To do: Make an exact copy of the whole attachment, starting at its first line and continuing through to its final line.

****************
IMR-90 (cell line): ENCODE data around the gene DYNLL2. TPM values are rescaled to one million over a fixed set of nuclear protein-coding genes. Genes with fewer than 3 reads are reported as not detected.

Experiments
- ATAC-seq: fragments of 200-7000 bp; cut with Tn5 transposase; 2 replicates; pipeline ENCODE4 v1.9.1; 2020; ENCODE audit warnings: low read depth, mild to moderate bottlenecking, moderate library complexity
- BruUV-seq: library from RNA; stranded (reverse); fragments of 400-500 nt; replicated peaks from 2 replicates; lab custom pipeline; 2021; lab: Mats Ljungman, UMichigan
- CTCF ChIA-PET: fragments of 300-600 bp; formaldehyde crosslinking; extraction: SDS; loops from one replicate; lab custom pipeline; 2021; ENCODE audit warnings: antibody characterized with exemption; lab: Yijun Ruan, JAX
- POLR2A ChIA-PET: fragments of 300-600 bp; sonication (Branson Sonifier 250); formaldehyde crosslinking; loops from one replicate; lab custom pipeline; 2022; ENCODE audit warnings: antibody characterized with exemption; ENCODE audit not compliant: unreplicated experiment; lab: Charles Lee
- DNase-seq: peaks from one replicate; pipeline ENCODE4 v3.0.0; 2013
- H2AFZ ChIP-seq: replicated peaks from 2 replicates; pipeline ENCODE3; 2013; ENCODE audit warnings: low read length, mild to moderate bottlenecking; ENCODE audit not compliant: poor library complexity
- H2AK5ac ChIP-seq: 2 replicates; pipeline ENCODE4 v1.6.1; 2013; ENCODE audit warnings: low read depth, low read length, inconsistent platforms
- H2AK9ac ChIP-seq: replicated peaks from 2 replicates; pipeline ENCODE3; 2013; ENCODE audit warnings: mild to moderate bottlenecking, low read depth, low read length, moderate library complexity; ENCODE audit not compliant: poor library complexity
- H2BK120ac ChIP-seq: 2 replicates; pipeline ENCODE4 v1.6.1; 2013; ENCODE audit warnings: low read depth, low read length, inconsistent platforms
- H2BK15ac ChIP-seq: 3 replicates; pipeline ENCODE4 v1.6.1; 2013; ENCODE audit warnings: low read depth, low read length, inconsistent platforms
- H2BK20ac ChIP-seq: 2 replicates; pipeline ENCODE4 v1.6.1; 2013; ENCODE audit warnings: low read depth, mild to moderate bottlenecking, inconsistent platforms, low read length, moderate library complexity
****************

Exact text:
IMR-90 (cell line): ENCODE data around the gene DYNLL2. TPM values are rescaled to one million over a fixed set of nuclear protein-coding genes. Genes with fewer than 3 reads are reported as not detected.

Experiments
- ATAC-seq: fragments of 200-7000 bp; cut with Tn5 transposase; 2 replicates; pipeline ENCODE4 v1.9.1; 2020; ENCODE audit warnings: low read depth, mild to moderate bottlenecking, moderate library complexity
- BruUV-seq: library from RNA; stranded (reverse); fragments of 400-500 nt; replicated peaks from 2 replicates; lab custom pipeline; 2021; lab: Mats Ljungman, UMichigan
- CTCF ChIA-PET: fragments of 300-600 bp; formaldehyde crosslinking; extraction: SDS; loops from one replicate; lab custom pipeline; 2021; ENCODE audit warnings: antibody characterized with exemption; lab: Yijun Ruan, JAX
- POLR2A ChIA-PET: fragments of 300-600 bp; sonication (Branson Sonifier 250); formaldehyde crosslinking; loops from one replicate; lab custom pipeline; 2022; ENCODE audit warnings: antibody characterized with exemption; ENCODE audit not compliant: unreplicated experiment; lab: Charles Lee
- DNase-seq: peaks from one replicate; pipeline ENCODE4 v3.0.0; 2013
- H2AFZ ChIP-seq: replicated peaks from 2 replicates; pipeline ENCODE3; 2013; ENCODE audit warnings: low read length, mild to moderate bottlenecking; ENCODE audit not compliant: poor library complexity
- H2AK5ac ChIP-seq: 2 replicates; pipeline ENCODE4 v1.6.1; 2013; ENCODE audit warnings: low read depth, low read length, inconsistent platforms
- H2AK9ac ChIP-seq: replicated peaks from 2 replicates; pipeline ENCODE3; 2013; ENCODE audit warnings: mild to moderate bottlenecking, low read depth, low read length, moderate library complexity; ENCODE audit not compliant: poor library complexity
- H2BK120ac ChIP-seq: 2 replicates; pipeline ENCODE4 v1.6.1; 2013; ENCODE audit warnings: low read depth, low read length, inconsistent platforms
- H2BK15ac ChIP-seq: 3 replicates; pipeline ENCODE4 v1.6.1; 2013; ENCODE audit warnings: low read depth, low read length, inconsistent platforms
- H2BK20ac ChIP-seq: 2 replicates; pipeline ENCODE4 v1.6.1; 2013; ENCODE audit warnings: low read depth, mild to moderate bottlenecking, inconsistent platforms, low read length, moderate library complexity